3. Suscon Road

Around the Campfire: 10 Scariest American Urban Legends
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Pennsylvania is home to some of the country’s most prevalent urban legends, from Centralia to the Hellham County Gates. This story comes from Pittston and its nicknamed “Black Bridge” that formally functioned as a railroad bridge. The story goes if you park under the bridge a ghoulish woman in white will appear in your rearview and let out an ear shattering scream, giving her the name Suscon Screamer. Supposedly the ghost is that of a woman who hung herself long ago after being rejected by her lover.

4. The Clown Statue

This urban legend combines some of the scariest stories we all grew up with: the creepy clown and the babysitter and the man upstairs. The story goes that a young babysitter is fulfilling her duties at a local home when she calls the parents and asks if she can switch the room she’s staying in for the night because the life-sized clown statue is giving her the creeps. The father tells her to take the kids and get out of the house immediately before explaining that they don’t own a clown statue. In some variations of the story after the police arrive and apprehend the clown in question, they learn he’s a homeless man who sneaks into houses and pretends to be a statue to avoid getting caught, surviving off the family’s food and shelter. In other, far darker versions of the legend when the police arrive they find the babysitter and the children butchered, the latest victims of an escaped mental patient roaming the area.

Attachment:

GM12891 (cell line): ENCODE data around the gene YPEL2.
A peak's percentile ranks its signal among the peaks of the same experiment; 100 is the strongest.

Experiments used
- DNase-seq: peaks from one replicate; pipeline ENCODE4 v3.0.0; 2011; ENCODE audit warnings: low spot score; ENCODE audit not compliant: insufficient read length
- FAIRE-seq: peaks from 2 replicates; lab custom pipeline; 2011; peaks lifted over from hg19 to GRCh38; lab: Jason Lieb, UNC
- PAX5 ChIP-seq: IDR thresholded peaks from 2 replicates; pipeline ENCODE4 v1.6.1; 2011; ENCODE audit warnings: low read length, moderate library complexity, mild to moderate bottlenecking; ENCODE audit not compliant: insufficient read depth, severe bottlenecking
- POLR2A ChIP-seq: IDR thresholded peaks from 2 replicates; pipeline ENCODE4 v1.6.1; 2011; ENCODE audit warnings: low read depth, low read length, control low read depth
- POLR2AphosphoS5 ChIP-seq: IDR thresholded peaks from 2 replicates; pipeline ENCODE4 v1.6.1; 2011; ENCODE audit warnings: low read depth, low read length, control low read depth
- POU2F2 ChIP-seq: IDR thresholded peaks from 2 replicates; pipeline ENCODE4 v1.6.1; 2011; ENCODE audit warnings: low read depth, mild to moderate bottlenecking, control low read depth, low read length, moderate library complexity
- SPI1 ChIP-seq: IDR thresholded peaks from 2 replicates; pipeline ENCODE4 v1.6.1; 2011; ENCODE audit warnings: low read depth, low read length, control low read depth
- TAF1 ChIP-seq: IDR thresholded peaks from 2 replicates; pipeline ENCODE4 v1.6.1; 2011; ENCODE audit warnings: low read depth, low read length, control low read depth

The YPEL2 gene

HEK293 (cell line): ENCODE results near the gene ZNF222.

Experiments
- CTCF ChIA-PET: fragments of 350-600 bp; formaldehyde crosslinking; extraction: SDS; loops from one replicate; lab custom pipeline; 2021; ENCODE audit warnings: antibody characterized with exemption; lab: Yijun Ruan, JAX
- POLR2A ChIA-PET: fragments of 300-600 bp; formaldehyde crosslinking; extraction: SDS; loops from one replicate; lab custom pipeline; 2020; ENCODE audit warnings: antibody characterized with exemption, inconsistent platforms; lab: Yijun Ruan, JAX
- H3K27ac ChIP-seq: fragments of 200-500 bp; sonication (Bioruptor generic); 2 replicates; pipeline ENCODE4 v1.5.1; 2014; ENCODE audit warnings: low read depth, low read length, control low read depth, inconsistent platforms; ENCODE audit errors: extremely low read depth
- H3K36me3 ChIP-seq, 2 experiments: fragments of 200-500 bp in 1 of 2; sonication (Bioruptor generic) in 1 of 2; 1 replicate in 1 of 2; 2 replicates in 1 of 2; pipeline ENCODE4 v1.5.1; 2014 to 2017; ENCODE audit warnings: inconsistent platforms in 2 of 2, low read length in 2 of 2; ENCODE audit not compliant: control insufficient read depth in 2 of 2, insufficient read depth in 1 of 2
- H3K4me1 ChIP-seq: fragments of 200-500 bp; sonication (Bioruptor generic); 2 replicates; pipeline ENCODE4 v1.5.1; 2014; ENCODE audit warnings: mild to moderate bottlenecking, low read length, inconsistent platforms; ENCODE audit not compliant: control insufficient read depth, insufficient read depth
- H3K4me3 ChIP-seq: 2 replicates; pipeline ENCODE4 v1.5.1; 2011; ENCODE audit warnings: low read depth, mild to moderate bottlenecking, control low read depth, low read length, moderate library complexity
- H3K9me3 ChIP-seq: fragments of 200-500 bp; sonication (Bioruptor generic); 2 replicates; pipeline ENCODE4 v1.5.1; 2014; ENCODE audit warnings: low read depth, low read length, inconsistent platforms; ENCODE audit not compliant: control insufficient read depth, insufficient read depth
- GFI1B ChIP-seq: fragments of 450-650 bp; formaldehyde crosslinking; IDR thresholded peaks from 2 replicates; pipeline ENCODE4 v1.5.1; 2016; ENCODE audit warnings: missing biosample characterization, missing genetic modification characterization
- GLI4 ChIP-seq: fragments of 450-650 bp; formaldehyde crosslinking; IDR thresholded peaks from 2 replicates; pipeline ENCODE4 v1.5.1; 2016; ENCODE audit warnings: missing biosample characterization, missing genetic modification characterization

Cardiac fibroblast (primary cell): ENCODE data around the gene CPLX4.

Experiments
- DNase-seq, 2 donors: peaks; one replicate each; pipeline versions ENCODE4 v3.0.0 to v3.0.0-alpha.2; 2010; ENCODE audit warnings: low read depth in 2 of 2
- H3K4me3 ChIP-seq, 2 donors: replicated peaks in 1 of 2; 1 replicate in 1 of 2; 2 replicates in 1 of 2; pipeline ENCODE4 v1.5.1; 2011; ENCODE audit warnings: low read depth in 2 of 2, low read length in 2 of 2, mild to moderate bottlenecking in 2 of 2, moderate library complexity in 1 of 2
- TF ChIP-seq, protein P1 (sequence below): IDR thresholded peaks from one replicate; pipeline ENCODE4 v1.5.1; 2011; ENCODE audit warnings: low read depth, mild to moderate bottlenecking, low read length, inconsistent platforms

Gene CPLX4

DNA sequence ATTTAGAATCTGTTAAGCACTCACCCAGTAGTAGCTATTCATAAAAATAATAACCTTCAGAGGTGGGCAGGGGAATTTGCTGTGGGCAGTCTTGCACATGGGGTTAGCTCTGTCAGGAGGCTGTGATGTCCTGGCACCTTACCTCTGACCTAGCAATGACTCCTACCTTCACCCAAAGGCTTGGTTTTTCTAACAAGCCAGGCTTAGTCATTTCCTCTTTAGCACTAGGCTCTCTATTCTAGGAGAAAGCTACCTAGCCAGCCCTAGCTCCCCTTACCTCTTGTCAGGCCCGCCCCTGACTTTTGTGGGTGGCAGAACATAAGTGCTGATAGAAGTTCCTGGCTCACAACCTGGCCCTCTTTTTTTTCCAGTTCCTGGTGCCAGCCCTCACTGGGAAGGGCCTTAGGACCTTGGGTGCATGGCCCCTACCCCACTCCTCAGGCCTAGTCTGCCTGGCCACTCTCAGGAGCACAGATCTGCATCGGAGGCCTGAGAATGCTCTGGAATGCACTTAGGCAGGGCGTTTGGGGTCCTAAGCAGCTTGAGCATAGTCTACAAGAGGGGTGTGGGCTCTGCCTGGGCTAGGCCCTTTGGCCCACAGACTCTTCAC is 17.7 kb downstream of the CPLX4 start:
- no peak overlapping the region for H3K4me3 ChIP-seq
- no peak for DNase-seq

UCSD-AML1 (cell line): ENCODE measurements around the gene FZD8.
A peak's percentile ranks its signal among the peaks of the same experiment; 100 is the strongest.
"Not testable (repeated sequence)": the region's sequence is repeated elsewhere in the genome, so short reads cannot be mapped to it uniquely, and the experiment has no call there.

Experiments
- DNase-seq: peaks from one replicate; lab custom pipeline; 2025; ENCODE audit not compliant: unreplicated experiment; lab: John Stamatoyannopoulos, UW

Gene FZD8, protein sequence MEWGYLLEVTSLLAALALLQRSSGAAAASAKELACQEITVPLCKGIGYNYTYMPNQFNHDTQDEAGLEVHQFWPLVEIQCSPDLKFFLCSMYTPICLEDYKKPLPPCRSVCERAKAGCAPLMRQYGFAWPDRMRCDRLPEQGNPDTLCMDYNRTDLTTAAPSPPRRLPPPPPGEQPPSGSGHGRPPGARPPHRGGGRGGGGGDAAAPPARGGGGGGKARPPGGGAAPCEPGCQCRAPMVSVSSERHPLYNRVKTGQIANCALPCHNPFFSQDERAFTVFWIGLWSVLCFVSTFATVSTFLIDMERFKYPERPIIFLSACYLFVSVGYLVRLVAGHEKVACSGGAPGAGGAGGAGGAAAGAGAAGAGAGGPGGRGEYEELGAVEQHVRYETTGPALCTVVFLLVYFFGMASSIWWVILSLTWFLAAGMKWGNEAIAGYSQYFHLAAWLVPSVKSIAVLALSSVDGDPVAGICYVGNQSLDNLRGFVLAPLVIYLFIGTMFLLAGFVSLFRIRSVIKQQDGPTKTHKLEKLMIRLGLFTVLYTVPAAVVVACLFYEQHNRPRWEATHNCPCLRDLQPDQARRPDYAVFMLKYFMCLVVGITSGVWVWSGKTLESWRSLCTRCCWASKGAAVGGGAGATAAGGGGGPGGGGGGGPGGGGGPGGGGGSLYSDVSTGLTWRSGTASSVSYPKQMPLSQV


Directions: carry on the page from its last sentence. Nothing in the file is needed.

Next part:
5. The Stow Lake Ghost

Around the Campfire: 10 Scariest American Urban Legends